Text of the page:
After leaving the sandy beaches of Popham, we traveled south to the Wells National Estuarine Research Reserve. Dr. Teegarden switched for the weekend as Dr. Bernaki took over to lead the students through the ecology of plant species on salt marshes (as well as a slight background on birds). The students embarked on a study using image analysis of pictures they took along various transects they set out, to learn about zonation of marsh plants from the land to the ocean’s edge. Pretty easy, right?
The students started learning to use the software in a several hour long exercise as they went through the ‘demo’ of tracing objects on their computer screens. The following days they used their knowledge of the program and constructed their own experiments with the focus on how different species of plants appear in different areas. The students learned statistical approaches to design their experiments, to add rigor to their studies. The pictures were taken using a quadrat to define the study area of interest, and the saved images were then processed in the following days.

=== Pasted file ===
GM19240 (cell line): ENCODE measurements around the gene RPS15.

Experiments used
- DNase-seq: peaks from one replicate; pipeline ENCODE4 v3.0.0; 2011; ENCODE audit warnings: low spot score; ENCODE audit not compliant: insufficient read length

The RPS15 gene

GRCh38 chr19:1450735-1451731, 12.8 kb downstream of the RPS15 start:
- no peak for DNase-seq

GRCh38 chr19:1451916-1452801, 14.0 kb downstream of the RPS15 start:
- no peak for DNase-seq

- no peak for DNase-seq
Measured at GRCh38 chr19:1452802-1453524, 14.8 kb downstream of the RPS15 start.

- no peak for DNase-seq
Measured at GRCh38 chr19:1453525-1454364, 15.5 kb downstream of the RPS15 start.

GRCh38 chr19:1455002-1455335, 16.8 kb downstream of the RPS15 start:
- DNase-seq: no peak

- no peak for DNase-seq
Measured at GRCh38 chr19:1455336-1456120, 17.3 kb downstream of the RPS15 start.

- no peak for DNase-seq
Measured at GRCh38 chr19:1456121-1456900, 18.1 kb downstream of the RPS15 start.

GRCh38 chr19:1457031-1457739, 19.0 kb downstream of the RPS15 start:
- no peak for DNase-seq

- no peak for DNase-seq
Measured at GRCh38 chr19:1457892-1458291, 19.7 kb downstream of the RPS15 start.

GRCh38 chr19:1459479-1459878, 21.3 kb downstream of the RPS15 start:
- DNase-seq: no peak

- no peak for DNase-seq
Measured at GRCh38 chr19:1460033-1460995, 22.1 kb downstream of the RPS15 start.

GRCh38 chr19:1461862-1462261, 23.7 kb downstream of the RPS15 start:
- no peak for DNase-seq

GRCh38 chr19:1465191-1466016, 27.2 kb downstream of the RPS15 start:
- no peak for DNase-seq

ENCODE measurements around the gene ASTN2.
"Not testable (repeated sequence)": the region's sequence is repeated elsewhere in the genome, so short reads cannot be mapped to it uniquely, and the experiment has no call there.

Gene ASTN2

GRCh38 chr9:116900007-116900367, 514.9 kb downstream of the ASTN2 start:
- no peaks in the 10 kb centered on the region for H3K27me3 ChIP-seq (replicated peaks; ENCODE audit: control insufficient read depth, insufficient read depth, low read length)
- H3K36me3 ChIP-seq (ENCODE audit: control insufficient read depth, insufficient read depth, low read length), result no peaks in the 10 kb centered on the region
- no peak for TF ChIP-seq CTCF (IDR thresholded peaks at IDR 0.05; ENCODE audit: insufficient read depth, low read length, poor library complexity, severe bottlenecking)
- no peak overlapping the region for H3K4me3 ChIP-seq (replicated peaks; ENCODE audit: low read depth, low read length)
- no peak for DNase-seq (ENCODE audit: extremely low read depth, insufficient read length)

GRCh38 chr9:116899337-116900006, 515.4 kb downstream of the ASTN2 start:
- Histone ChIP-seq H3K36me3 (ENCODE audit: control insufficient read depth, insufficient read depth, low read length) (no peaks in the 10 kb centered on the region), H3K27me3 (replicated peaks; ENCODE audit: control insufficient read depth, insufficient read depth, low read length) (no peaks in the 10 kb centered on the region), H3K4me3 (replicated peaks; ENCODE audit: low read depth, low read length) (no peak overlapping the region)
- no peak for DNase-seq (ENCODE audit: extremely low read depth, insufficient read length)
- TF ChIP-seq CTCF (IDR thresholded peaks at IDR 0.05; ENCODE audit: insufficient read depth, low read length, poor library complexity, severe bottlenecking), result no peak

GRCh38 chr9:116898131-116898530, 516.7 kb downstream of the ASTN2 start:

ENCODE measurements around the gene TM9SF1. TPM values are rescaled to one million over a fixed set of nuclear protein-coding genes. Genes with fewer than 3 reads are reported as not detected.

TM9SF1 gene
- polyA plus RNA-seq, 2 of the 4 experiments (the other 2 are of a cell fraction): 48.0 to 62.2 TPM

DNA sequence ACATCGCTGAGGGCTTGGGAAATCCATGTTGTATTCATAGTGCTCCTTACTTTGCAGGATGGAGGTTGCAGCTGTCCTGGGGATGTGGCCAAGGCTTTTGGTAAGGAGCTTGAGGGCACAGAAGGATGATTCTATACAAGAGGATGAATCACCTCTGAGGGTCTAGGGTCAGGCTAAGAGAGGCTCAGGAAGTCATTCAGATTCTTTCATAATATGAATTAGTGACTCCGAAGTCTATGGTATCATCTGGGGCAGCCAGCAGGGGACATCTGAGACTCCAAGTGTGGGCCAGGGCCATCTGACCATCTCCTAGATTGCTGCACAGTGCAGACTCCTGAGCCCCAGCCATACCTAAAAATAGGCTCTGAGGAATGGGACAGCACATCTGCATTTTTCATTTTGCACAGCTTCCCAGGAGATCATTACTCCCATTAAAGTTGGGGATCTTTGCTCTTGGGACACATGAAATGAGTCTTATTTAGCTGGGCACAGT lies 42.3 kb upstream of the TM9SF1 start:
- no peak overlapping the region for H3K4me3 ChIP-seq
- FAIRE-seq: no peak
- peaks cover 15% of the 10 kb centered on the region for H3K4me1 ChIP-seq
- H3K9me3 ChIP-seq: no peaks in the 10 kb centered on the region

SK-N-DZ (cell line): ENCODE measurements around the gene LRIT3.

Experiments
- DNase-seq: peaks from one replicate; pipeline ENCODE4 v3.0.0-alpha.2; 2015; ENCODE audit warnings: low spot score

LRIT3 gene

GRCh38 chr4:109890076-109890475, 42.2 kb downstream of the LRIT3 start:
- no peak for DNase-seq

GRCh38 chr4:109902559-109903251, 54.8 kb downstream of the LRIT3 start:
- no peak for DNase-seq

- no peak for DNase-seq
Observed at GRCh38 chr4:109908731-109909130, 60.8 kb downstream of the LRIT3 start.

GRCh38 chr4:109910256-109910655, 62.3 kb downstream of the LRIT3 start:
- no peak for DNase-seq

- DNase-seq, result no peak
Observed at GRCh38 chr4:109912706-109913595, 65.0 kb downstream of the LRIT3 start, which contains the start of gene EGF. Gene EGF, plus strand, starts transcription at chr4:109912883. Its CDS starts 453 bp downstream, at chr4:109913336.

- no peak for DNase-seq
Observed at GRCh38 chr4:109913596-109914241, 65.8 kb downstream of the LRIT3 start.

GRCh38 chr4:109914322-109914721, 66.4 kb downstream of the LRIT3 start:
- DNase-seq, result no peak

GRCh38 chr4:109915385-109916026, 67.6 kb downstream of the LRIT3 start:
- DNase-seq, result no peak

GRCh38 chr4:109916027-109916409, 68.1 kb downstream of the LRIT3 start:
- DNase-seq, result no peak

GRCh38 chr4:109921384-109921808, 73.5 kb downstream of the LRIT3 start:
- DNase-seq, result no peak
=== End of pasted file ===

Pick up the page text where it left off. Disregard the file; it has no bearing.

The following two days after the data collection were rainy and provided some much needed down time for everyone to get their work done.
After the long weekend, Dr. Teegarden returned as Dr. Bernaki collected the reports the students had worked so hard to complete. That afternoon we had a pleasant boat ride through Wells harbor, and the Webhannet River of the salt marsh. On the ride we learned much about the history of the area, and examined what could happen to the coastal town as sea level continues to rise. From there we packed up the van and continued on our journey to the Darling Marine Center, where we will be finishing off the marine ecology portion of the ESS.